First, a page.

Build a Priority-based Push Notification System Using Apache Pulsar at GeTui

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Zi Xiang
July 23, 2019

Background

GeTui is one of the largest third-party push notification service providers in China. It helps mobile application developers set up and send notifications to users across iOS, Android, and other platforms, by leveraging data-driven analysis on user profiles.

Since 2010, GeTui has successfully supported over hundreds of thousands of applications and billions of users, including DiDi, JD.com, Weibo, NetEase, People’s Daily, Xinhua News Agency, CCTV, and so on.

As a notification service provider, the message queuing system plays an extremely significant role within GeTui.

Figure 1

Figure 1 illustrates the overview of GeTui push notification service. When a GeTui customer needs to send push notifications to its end users, it first sends messages to GeTui’s push notification service. The push notifications are queued in the service based on their priorities.

However, resource contention increases when the number of push notifications waiting in message queues increases. It drives demands for a priority-based push notification design because we need to allocate more resources to customers with high priorities.

Kafka solution

Overview

Our first priority-based push notification solution was implemented by using Apache Kafka.

Kafka is a high-performance distributed streaming platform developed by LinkedIn, which is also widely used within GeTui, from log aggregation to online and offline message distribution, and many other use cases.

Figure 2

In this solution, we set the priority of messages into three levels: high, normal, and low. Messages of each priority are stored in a group of topics. The push notification tasks are sent to different topics based on their priorities. Downstream consumers receive messages based on their priorities. The push notification tasks with the same priority are polled in a round-robin way. It guarantees push notifications with higher priorities can be sent as early as possible, and push notifications with low priority can be eventually sent as well.

Problems

When the business grows and the number of applications using our service increases, the Kafka solution ran into problems as below:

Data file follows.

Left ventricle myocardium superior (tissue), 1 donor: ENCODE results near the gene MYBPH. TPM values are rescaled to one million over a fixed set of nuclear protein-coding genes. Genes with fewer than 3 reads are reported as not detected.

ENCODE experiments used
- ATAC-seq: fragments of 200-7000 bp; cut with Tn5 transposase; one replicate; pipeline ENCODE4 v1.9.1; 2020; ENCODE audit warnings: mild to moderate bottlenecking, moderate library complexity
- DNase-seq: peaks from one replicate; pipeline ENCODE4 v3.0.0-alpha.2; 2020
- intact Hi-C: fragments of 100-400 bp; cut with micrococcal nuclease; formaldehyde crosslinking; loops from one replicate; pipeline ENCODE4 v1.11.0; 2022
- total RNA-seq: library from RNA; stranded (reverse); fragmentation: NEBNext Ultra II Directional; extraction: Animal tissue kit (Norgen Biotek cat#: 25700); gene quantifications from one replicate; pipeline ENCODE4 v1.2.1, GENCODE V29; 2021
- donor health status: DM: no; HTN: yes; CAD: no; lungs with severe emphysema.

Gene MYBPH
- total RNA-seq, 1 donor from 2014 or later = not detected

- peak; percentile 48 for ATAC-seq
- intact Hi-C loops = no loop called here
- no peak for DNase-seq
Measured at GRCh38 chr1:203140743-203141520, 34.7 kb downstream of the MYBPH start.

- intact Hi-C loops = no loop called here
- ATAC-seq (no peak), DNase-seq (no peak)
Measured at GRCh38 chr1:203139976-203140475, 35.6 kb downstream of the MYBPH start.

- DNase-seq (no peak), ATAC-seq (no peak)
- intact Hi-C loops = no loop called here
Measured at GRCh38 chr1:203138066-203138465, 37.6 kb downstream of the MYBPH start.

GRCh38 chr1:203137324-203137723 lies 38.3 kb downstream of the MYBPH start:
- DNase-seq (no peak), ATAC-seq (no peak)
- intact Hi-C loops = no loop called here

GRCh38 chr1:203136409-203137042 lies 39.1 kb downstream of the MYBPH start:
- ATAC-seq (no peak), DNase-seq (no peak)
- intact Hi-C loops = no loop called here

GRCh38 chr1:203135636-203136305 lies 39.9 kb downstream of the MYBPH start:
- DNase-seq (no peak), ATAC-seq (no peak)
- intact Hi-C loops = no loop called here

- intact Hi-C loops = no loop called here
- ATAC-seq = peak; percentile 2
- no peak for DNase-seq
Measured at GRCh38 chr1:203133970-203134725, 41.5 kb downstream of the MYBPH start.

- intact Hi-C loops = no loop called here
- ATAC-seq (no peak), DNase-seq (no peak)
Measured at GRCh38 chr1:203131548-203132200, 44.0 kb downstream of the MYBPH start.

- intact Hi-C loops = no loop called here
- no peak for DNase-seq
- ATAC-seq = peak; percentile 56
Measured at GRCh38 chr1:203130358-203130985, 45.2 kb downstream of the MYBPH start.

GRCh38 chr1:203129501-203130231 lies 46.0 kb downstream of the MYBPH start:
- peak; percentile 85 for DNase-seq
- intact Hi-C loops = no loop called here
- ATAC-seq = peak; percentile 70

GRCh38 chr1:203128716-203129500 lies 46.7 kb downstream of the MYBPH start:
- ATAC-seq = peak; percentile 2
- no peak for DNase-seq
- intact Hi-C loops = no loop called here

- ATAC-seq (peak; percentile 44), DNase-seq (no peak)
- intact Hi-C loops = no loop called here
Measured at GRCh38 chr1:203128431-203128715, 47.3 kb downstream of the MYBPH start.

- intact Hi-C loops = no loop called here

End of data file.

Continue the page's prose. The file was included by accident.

Figure 3

To solve the problems stated previously, we need to evaluate another messaging system that supports a large number of topics while maintaining as high throughput as Kafka. After doing some investigations, Apache Pulsar catches our attention.

Why Pulsar fits best

Apache Pulsar is a next-generation distributed messaging system developed at Yahoo, it was developed from the ground up to address several shortcomings of existing open-source messaging systems and has been running in Yahoo’s production for three years, powering critical applications like Mail, Finance, Sports, Flickr, the Gemini Ads Platform, and Sherpa (Yahoo’s distributed key-value store). Besides, Pulsar was open-sourced in 2016 and graduated from the Apache incubator as an Apache top-level project (TLP) in September 2018.

After working closely with the Pulsar community and diving deeper into Pulsar, we decided to adopt Pulsar for the new priority-based push notification solution for the following reasons:

Pulsar solution

After extensive discussions, we settled down a new solution using Apache Pulsar.

The Pulsar solution is close to the Kafka solution, but it solves the problems we encountered in Kafka by leveraging Pulsar’s advantages.

Figure 4

Best practice of Pulsar

Pulsar has been successfully running on production for months serving the new priority-based push notification system. During the whole process of adopting and running Pulsar on production, we have collected some best practices on how to make Pulsar work smoothly and efficiently on our production.

Summary

We have successfully run the new Pulsar based solution on production for some use cases for a few months. Pulsar has shown great stability. We keep watching the news, updates, and activities in the Pulsar community and leverage the new features for our use cases.

Graduated from the ASF incubator as a top-level project in 2018, Pulsar has plenty of attractive features and advantages over competitors, such as geo-replication, multi-tenancy, seamless cluster expansion, read-write separation, and so on.

The Pulsar community is still young, but there is already a fast-growing tendency of adopting Pulsar for replacing many legacy messaging systems.

During the process of adopting and running Pulsar, we run into a few problems, and a huge thank you goes to Jia Zhai and Sijie Guo from StreamNative for providing quality support.

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